Absurdly Driven looks at the world of business with a skeptical eye and a firmly rooted tongue in cheek.
CEOs adore euphemisms in order to break bad news.
Usually, the news is bad for employees and customers and very good for the CEO.
He said the airline was pursuing "narrow-body density opportunities."
I translated it at the time as: "We're going to shove more seats into our narrow-body planes."
Now details are emerging of just how tight a squeeze it will be.
As CNN reports, some parts of economy class on American will now feel almost the same as on budget airline Spirit.
The current 31 inches of so-called pitch -- the distance between the seats, to you and me -- will go down to 29 inches on three rows of coach and to 30 inches on the rest.
Perhaps 2 inches doesn't feel like a lot, Please let me know when you've tried to squeeze yourself in and flown 5 hours.
This new configuration is only for American's new 737 Max planes.
They call the plane a MAX because they keep the legroom to a MIN.
I'd love to tell you that all the other big airlines are standing still and not assaulting your seating position.
I'd love to tell you that I just won the lottery and am moving to a mansion in Lisbon.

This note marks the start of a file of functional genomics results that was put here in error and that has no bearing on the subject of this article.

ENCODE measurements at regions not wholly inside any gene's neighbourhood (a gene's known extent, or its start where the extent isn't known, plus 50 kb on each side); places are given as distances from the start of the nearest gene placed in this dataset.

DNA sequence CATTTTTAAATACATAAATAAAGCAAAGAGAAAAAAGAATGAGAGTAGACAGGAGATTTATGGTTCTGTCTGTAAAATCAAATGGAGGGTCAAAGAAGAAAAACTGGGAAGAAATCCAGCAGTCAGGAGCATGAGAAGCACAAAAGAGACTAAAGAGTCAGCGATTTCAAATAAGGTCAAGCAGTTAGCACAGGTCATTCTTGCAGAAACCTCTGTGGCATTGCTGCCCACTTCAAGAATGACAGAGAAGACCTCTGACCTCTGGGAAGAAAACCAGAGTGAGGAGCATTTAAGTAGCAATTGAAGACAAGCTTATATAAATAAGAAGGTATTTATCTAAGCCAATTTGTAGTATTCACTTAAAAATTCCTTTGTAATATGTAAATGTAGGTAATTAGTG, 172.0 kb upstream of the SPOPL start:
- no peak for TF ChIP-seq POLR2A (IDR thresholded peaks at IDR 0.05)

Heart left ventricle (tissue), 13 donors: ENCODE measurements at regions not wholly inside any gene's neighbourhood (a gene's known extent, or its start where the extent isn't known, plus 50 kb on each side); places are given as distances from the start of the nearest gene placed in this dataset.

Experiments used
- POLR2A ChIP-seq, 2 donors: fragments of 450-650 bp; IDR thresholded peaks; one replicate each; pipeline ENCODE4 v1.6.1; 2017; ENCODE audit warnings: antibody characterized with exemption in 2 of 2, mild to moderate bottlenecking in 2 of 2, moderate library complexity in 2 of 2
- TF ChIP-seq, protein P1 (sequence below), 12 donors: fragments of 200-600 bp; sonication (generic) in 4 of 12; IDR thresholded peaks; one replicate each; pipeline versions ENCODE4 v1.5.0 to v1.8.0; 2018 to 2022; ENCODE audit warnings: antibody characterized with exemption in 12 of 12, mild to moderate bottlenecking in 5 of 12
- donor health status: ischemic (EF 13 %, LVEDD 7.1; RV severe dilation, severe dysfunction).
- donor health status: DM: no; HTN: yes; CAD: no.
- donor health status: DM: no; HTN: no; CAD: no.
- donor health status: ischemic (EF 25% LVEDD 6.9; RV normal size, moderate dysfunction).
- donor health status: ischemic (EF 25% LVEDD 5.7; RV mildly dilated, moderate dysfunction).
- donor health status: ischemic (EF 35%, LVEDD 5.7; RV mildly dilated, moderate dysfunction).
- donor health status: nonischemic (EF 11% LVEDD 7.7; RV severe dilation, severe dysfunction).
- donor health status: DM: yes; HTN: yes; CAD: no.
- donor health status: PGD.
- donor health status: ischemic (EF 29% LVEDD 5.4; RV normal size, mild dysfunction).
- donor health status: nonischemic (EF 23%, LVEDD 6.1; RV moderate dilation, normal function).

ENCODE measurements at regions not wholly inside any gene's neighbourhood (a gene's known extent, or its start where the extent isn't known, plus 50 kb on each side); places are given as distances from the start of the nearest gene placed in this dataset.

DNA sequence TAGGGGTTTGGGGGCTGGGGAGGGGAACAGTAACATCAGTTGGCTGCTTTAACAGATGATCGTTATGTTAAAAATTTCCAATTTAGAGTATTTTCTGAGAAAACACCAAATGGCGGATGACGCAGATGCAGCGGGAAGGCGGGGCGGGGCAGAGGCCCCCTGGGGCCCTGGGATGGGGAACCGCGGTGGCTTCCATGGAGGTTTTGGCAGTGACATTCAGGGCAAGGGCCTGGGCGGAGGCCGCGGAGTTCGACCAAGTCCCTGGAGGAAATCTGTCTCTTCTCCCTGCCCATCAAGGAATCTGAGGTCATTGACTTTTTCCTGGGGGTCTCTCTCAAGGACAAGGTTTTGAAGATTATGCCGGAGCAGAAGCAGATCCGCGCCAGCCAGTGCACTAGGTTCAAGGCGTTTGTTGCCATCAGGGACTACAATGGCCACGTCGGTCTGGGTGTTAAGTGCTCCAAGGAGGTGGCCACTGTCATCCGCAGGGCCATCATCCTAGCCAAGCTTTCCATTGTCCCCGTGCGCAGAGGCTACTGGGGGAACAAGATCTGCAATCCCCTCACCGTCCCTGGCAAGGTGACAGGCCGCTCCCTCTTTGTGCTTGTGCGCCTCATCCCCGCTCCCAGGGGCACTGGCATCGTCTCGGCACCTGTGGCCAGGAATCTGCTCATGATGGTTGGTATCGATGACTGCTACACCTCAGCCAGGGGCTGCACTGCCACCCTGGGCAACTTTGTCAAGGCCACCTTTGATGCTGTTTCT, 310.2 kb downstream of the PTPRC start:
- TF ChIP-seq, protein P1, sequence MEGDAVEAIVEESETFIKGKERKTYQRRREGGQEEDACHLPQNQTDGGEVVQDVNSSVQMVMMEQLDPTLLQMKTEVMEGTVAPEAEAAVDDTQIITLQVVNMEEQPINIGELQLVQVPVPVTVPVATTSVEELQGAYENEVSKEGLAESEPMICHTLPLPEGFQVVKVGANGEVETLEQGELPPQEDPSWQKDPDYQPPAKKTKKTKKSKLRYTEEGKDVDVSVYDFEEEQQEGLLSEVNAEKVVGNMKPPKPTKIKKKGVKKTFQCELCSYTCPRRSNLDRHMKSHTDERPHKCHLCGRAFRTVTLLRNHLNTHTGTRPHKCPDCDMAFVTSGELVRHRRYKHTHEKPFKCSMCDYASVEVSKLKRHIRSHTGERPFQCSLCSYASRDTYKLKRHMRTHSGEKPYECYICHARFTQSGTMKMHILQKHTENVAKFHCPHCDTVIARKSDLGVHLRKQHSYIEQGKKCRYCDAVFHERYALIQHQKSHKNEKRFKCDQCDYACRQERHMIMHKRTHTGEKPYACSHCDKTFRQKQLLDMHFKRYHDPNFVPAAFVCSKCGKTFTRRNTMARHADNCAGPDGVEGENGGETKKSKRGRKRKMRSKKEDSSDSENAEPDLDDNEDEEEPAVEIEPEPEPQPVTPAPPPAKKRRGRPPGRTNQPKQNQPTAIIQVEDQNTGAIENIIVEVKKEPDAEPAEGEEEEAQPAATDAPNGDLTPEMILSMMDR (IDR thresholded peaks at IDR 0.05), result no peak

United is reportedly also going to reduce its pitch. Well, it needs some good news. (Perhaps you hadn't noticed, but its seat pitch is already at 30 inches.)
Once, you might have thought that there was a genuine difference between flying a so-called legacy carrier and one that appears to be something of a bottom-feeder.
You might now realize that there's very little difference. Unless, of course, you're being fed grapes one-by-one in First Class.
This trend isn't merely hitting US Airlines. British Airways has already been criticized for sinking to the shrinking depths on its European flights.
You'd think, though, that in these good times, airlines might want to explore ways of making flying more comfortable and using that as a point of difference.
You might also think that the best way of recycling your old shoes is to eat them.